Will Florida in-person sports betting launch on October 15?
When Florida’s gaming compact was approved in May, a specific date stood out that caught the eye of Florida sports betting enthusiasts everywhere.
The date? Friday, Oct. 15, the earliest Florida could launch sports betting in the state.
When will Florida launch in-person sports betting?
We’re now two days away from Oct. 15, with nary a peep from the Seminole Tribe about a sports betting launch. We know Florida online sports betting will be delayed until the results of a Nov. 5 federal hearing, but nothing is currently stopping the launch of in-person sports betting at Seminole Tribe-owned casinos.
So will Floridians have the ability to place wagers in Hard Rock Casino sportsbooks this weekend? Don’t bet on it.
The Seminole Tribe has been quiet about any potential launch dates for in-person sports betting, and with only two days until the Oct. 15 launch it will be unlikely to happen. When asked about the potential to launch on Oct. 15, a representative from the Seminole Hard Rock Hotel & Casino Hollywood told Saturday Down South there are no current details to share about the potential launch date at this time.
So when could in-person sports betting launch in the state? What’s the hold up? The Seminole Tribe could be waiting on the results of a D.C. lawsuit for its online sports betting launch, which has a hearing date set for Nov. 5.
Two current lawsuits against Florida online sports betting
The lawsuit will be heard in a Washington, D.C. federal court. The suit was filed by West Flagler Associates, on behalf of Florida pari-mutuels, against Deb Haaland, Secretary of the U.S. Department of the Interior. It will determine the legality of online sports betting in the approved Florida gaming compact.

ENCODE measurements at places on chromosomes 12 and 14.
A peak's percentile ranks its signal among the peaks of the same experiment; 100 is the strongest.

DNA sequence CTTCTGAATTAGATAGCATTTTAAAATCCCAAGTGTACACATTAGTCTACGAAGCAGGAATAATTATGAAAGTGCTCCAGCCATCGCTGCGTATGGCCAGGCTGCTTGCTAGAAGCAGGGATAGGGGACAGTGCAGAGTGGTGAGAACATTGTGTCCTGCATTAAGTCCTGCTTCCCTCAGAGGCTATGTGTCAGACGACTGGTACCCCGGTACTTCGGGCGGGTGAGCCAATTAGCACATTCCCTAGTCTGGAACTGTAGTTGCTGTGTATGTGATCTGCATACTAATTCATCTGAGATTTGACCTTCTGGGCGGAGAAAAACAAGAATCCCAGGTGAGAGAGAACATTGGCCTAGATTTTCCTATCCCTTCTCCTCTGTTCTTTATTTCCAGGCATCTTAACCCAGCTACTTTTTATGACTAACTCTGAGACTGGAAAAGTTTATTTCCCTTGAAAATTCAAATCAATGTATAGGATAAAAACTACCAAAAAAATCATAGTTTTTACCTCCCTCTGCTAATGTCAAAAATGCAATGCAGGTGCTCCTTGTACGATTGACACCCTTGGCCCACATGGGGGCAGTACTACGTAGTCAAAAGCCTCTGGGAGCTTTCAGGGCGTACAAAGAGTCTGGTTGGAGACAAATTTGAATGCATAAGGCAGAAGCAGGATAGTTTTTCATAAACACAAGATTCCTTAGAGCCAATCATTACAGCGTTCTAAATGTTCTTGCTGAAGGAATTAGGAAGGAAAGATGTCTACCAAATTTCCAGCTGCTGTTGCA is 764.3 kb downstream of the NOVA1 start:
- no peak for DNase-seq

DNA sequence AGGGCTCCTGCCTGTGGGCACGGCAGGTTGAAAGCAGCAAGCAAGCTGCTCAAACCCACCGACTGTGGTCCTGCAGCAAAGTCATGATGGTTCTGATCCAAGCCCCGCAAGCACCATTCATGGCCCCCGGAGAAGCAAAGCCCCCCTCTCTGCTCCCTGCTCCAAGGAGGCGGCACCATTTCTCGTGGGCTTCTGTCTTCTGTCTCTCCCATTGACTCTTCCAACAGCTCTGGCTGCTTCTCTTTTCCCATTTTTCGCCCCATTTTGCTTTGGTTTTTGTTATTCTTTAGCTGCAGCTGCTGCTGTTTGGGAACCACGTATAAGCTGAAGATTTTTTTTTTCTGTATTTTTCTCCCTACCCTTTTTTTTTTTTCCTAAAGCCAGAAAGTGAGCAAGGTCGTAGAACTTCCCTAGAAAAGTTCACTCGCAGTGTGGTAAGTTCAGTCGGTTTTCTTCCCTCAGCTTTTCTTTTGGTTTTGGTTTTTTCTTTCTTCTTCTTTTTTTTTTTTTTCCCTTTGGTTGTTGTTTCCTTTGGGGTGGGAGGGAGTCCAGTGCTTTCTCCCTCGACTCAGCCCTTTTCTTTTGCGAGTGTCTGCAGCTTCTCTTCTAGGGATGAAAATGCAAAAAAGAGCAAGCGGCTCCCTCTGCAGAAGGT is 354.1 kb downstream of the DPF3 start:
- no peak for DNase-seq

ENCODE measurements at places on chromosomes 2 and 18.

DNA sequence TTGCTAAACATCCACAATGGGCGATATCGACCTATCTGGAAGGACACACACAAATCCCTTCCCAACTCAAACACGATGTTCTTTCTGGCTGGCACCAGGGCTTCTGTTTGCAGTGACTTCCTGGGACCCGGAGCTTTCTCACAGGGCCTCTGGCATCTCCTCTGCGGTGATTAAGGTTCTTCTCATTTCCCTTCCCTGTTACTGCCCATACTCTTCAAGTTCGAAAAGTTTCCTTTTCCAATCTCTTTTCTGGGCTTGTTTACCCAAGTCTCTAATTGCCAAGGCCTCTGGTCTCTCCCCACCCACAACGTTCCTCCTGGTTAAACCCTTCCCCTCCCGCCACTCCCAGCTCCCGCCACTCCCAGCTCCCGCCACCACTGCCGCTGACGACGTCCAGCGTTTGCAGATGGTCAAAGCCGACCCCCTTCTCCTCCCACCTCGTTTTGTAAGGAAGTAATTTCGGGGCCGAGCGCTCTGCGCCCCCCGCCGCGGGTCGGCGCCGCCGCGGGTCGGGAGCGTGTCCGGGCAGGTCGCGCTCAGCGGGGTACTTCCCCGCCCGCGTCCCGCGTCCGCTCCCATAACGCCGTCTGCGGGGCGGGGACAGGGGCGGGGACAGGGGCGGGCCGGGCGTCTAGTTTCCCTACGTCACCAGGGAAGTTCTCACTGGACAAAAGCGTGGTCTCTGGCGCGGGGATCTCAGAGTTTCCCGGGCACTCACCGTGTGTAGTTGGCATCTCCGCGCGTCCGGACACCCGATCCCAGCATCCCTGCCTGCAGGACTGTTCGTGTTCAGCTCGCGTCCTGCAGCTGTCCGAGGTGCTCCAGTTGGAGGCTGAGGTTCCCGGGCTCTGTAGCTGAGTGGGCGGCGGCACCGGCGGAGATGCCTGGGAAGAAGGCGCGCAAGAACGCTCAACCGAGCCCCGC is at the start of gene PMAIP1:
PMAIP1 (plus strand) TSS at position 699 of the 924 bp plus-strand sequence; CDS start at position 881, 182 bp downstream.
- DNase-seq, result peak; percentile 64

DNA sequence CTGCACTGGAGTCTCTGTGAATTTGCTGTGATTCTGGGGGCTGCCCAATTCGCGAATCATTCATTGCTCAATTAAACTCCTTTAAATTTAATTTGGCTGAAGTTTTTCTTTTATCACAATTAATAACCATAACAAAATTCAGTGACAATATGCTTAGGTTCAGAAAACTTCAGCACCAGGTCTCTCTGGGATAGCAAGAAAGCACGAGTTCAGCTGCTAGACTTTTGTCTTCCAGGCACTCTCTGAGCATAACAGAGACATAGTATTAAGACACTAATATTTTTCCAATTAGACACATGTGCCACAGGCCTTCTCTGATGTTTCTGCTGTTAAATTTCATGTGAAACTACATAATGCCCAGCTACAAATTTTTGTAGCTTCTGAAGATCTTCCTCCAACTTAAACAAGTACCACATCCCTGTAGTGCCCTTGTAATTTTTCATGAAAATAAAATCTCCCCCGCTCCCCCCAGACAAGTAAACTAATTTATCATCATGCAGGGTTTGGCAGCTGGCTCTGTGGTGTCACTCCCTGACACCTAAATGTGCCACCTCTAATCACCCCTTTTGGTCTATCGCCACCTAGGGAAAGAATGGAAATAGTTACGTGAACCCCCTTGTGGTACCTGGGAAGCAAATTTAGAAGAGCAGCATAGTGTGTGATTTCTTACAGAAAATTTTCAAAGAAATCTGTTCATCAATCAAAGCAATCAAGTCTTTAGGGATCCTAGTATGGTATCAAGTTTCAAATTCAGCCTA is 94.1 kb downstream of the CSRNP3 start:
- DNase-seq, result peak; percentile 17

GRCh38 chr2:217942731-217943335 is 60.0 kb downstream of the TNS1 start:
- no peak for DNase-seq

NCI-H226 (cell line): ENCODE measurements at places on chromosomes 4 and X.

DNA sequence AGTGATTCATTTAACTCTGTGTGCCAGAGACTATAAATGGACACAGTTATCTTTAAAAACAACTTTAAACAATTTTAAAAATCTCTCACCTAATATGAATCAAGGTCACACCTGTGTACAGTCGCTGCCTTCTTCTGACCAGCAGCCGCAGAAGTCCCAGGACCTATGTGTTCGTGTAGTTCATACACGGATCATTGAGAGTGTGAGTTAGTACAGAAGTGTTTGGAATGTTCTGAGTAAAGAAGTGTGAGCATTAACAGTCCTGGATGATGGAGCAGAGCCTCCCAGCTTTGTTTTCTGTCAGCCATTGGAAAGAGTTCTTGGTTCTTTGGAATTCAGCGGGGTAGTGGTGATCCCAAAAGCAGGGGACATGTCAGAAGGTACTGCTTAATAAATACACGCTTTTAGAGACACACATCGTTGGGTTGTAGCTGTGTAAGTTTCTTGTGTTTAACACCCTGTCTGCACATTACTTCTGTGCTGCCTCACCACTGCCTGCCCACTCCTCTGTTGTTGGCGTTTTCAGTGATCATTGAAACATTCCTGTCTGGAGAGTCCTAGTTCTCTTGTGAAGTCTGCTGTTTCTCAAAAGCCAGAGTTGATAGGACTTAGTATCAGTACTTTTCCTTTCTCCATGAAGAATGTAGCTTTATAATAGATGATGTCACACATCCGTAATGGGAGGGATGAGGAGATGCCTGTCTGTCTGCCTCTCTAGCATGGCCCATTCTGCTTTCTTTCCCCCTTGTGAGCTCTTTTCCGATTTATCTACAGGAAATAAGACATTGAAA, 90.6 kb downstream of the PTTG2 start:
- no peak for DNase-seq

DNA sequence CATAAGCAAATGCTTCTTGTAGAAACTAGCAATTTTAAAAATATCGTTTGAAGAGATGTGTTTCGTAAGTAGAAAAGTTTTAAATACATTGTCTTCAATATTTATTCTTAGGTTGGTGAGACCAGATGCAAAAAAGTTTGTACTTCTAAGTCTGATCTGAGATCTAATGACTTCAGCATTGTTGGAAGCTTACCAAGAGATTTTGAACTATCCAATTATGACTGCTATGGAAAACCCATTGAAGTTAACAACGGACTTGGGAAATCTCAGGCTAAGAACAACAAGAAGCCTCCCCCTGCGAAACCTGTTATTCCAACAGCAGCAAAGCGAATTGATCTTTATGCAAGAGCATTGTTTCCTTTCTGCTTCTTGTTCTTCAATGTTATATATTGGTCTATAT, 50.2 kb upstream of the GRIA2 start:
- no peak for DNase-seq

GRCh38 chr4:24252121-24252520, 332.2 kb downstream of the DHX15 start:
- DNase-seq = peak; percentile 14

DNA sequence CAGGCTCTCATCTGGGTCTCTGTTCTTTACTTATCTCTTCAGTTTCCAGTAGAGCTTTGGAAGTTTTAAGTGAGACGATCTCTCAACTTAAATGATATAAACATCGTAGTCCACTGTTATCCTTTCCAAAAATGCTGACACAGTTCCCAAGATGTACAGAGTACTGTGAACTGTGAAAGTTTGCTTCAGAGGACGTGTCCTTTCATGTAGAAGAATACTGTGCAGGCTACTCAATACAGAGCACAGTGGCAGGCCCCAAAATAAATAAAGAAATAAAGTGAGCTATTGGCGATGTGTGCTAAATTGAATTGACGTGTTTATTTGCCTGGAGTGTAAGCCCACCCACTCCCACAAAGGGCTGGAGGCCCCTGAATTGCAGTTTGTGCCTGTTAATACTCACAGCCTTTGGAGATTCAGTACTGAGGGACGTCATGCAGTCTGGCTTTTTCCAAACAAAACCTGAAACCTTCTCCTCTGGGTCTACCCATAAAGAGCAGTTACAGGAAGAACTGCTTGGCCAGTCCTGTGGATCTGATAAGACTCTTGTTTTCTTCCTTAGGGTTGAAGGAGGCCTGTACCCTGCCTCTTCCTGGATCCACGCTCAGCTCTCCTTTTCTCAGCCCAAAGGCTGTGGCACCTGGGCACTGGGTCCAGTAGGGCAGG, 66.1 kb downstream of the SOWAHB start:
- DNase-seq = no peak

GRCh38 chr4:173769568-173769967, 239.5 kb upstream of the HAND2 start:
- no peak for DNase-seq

It’s not the only lawsuit Florida faces in regards to the legality of its online sports betting launch. A second suit was filed in a Florida court in late September, also by West Flagler Associates, on behalf of several Florida pari-mutuels. It is the second motion in the state for summary judgement and preliminary injunction to block the proposed Nov. 15 launch of Florida online sports betting.
The Florida lawsuit raises an IGRA challenge, but also raises violations of the Wire Act and the Unlawful Internet Gambling Enforcement Act of 2006. The D.C. case shares some overlap in similarity with the Florida lawsuit, but mainly seeks to challenge the Department of the Interior’s approval of the gaming compact.
Daniel Wallach, principal at Wallach Legal, the country’s first sports betting-focused law firm, previously discussed the suits with Saturday Down South. While neither suit calls into contest the legality of in-person sports betting, Wallach said the chances of online sports betting being launch in Florida are slim.
The statutory language and agency interpretation of the law are clearly on West Flagler Associates sides in both of the filed lawsuits, he said. It’s “about as much of a slam dunk as you could see in the law,” Wallach said.
So, could the Seminole Tribe be waiting on a federal ruling for online sports betting before opening its doors to in-person sports betting? It’s possible, but we’ll continue to monitor the situation as we move toward the targeted Oct. 15 launch.